Creating fields of love and new life as followers of Jesus

Plants flourish in the hall at Ascension.
Full of foliage: the hall at Church of the Ascension. Photo: Contributed

The hall at the Church of the Ascension (pictured below) is a testament to my love of things green and growing. The whisper of ferns, the leaves and blooms of hibiscus, trails of ivy and tradescantia: these things remind me of the potential and possibility for growth that is in us, and in our world.

I’ve got a passion for germinating seeds. Grapefruit, lemon, orange, avocado, mango. When I see a pale little grapefruit seed or hold a smooth brown avocado pit in my hand, I am reminded that so often what looks like nothing much has the potential to be so much more. As I bury those seeds in pots of earth, I pause in the hope that in the darkness of that earth—where I can’t see what’s happening—roots will sink down, and shoots will spring up. Those little seeds will become so much more as they transform into lush green leaves and bear fruit. I am reminded that what looks like death can be transformation.


Springtime, a season of planting and new growth, new life, offers us an opportunity to revisit Jesus’ words in John 12: “Very truly I tell you, unless a grain of wheat falls into the earth and dies, it remains just a single grain; but if it dies, it bears much fruit.” In verse 25 Jesus goes on to speak of loving and losing, hating and keeping life.What do these verses mean for us as followers of Jesus?

If we look to the chapter before these verses in John 12, we see a movement beginning to gain traction. Jesus has raised Lazarus from the dead. A great swell of people believed in Jesus because of this, and the authorities, concerned about the growing number of people believing and following him, plot to kill him. Jesus could have run for the hills at this point. He could have gone into hiding, living a quiet life as a rabbi, making a difference locally but not globally. That’s not what he did though. He continued to Jerusalem.

Jesus knew that setting his face to Jerusalem and continuing on meant that he would die. This offers us an invitation to think about death and dying. It’s not about whether Jesus will die. It’s about how, and what for. It’s not about whether we will die. We are all dying, laying down our lives, minute by minute, hour by hour.  The invitation is to think about how we are dying—how we are laying down our lives—and what for.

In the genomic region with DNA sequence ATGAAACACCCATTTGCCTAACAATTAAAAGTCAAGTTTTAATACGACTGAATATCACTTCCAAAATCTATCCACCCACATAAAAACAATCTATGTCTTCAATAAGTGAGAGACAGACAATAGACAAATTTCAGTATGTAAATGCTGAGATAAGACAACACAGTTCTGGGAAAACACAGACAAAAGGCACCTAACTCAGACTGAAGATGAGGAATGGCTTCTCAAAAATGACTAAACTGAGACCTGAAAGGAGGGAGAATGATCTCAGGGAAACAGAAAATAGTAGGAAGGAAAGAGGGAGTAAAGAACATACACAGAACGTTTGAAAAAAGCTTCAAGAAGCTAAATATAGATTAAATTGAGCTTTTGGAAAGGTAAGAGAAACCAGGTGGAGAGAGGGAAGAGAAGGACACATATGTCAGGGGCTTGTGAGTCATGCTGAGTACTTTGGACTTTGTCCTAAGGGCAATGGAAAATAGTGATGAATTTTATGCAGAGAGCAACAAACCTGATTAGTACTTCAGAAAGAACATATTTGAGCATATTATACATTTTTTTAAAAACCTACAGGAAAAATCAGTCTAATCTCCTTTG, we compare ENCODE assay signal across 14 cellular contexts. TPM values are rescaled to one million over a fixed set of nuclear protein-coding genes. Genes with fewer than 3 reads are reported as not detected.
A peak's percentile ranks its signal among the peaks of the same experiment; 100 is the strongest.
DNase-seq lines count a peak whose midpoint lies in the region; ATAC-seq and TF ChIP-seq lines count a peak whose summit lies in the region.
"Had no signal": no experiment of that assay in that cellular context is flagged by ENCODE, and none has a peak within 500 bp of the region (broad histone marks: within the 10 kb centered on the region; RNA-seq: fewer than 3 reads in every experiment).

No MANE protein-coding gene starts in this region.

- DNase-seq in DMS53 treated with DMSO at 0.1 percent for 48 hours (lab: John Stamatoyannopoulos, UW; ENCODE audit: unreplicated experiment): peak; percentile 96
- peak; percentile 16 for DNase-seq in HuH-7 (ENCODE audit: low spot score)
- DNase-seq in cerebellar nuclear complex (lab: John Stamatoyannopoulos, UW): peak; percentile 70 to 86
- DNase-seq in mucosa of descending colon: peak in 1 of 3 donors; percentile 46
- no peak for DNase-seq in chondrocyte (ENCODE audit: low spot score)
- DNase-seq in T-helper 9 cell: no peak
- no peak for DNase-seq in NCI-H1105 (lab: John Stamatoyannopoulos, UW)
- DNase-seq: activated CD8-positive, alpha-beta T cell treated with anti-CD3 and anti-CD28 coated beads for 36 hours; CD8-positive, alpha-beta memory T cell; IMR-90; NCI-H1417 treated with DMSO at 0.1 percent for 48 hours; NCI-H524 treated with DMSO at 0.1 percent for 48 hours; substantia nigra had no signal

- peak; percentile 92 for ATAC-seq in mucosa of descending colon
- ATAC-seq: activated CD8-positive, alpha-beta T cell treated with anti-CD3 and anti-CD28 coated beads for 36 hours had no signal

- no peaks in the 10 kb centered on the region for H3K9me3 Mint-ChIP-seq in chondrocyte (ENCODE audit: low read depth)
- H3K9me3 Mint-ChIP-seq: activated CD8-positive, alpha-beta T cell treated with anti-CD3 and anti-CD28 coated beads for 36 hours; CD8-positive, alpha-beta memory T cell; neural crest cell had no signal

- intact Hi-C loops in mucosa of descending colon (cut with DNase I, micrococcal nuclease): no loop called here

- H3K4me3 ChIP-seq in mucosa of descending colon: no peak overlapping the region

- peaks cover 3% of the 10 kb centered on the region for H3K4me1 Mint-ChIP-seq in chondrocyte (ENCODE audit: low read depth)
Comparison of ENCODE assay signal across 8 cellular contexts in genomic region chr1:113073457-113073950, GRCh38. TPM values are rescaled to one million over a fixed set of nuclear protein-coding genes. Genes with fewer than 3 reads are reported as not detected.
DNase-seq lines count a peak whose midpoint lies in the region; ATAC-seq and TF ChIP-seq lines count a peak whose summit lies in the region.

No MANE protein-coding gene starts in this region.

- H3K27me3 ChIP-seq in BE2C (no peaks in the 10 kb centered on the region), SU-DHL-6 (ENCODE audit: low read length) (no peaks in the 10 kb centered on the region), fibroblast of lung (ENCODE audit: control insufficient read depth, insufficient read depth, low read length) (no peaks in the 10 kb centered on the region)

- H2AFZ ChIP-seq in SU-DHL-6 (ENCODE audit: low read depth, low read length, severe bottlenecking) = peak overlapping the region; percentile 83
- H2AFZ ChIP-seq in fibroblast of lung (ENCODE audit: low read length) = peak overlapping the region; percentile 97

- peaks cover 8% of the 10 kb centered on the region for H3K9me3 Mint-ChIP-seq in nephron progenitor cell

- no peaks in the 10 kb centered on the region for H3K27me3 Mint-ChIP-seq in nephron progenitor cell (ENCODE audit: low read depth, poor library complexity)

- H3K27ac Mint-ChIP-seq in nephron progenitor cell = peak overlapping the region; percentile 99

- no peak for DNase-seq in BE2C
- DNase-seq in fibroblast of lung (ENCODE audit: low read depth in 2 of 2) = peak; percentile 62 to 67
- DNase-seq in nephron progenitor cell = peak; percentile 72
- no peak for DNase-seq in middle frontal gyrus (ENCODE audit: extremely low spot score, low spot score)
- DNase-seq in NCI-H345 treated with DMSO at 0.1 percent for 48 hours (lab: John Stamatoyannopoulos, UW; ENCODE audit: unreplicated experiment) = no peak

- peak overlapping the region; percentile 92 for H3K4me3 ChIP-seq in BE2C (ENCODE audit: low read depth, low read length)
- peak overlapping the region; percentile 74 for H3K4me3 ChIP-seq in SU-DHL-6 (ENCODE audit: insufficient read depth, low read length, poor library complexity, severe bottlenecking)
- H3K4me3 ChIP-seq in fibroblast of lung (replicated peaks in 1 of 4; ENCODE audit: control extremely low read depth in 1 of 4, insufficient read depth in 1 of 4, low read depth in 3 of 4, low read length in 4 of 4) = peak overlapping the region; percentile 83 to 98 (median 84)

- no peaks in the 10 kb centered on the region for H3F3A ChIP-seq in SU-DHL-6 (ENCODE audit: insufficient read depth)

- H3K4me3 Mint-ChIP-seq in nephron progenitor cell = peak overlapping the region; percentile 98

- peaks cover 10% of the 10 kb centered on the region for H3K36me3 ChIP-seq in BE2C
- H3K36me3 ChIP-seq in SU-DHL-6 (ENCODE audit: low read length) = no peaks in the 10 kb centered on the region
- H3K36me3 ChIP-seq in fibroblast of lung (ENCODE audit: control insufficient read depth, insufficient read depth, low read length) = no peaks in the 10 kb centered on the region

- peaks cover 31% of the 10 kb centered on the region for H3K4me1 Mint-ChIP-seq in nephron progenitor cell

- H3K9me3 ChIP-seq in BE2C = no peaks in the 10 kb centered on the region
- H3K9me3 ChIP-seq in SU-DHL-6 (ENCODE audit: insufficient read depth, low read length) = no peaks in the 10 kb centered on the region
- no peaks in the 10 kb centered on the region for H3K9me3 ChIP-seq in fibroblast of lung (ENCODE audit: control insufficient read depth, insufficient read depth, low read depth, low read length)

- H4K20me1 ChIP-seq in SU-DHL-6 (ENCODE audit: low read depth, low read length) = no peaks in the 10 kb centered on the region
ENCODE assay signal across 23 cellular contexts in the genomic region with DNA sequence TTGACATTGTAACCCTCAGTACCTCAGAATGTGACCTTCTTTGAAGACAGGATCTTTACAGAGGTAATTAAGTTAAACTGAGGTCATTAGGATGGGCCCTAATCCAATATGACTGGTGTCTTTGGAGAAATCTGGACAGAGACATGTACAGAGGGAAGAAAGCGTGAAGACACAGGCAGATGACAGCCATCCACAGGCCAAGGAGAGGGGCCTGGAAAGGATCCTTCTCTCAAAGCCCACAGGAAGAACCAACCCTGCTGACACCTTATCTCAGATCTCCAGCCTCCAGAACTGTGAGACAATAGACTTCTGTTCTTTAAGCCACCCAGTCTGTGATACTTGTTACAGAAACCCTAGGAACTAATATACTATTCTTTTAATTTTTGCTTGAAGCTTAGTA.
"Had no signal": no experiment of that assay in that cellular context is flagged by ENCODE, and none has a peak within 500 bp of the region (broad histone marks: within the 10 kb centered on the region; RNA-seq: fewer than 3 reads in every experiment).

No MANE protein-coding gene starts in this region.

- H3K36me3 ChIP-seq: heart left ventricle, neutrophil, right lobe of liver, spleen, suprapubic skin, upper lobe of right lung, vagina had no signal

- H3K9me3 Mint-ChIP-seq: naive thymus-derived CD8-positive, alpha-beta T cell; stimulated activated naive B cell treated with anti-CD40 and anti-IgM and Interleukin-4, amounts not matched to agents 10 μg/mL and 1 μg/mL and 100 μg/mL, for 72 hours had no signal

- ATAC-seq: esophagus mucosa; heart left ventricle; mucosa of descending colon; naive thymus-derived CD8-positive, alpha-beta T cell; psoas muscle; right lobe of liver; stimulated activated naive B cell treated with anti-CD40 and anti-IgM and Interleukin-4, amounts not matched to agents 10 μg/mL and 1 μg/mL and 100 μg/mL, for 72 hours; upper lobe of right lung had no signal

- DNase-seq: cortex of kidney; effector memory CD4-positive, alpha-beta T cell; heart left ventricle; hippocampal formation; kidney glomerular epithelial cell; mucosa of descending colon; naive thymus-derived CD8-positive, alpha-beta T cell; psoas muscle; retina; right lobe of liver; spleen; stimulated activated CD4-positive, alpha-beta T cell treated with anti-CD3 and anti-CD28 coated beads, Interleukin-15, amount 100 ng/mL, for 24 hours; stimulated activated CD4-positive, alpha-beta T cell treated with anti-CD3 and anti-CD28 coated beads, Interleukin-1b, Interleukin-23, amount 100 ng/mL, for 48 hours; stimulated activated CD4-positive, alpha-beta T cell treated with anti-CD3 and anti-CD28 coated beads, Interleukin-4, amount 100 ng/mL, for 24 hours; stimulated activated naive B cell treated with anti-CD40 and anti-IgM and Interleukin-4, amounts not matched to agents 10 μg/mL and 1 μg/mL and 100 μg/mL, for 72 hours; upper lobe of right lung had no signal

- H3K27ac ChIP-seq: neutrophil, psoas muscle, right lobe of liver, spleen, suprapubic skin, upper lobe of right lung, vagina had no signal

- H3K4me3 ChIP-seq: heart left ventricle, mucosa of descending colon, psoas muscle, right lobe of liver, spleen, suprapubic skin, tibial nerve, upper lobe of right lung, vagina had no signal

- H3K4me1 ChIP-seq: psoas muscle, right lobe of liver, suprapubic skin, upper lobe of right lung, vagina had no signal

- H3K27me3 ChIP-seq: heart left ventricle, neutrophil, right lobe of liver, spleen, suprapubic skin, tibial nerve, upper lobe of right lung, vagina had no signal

A grain of wheat cannot grow unless it dies. It has to sit in the darkness of the earth, waiting for its moment to sink its roots, and send up a green shoot toward the sun. If stalks of wheat are left blowing in the field, they will eventually die. Some of the grains may be scattered by the wind and take root and grow. But…they may not. If you pluck the heads of wheat though, and break them open into grains and plant them, the chances of a good crop are much higher. It’s not about whether we’ll die. It’s about whether we are determined to remain an intact stalk of wheat blowing in the wind, or whether we are willing to be broken open into seeds and buried in the earth to bear fruit. Jesus could have remained an intact stalk of wheat, living life under the radar, blowing in the wind and eventually dying without bearing fruit. That’s not what he did, though.

Jesus was willing to be stretched and broken open, willing to be buried, willing to be planted, in order to bear fruit. Jesus was willing to suffer and die so that God could raise him from the dead, showing us that death is not the worst thing that can happen to us. The way that Jesus died, and his Resurrection and Ascension, created a field of wheat—a field of followers—that yields a harvest more than 2000 years later, continuing to point to a way of life that offers endless potential for growth, transformation and love.

How are we to live and die as followers of Jesus? And what is our laying down of our lives and our dying for? We are invited to live and to lay down our lives, willing to be stretched and broken open just as a head of wheat is broken up into grains. We are invited to be willing to be planted. Our lives are for growth. As followers of Jesus, we are invited to live and die in a way that creates fields of love and new life in this world. May it be so!

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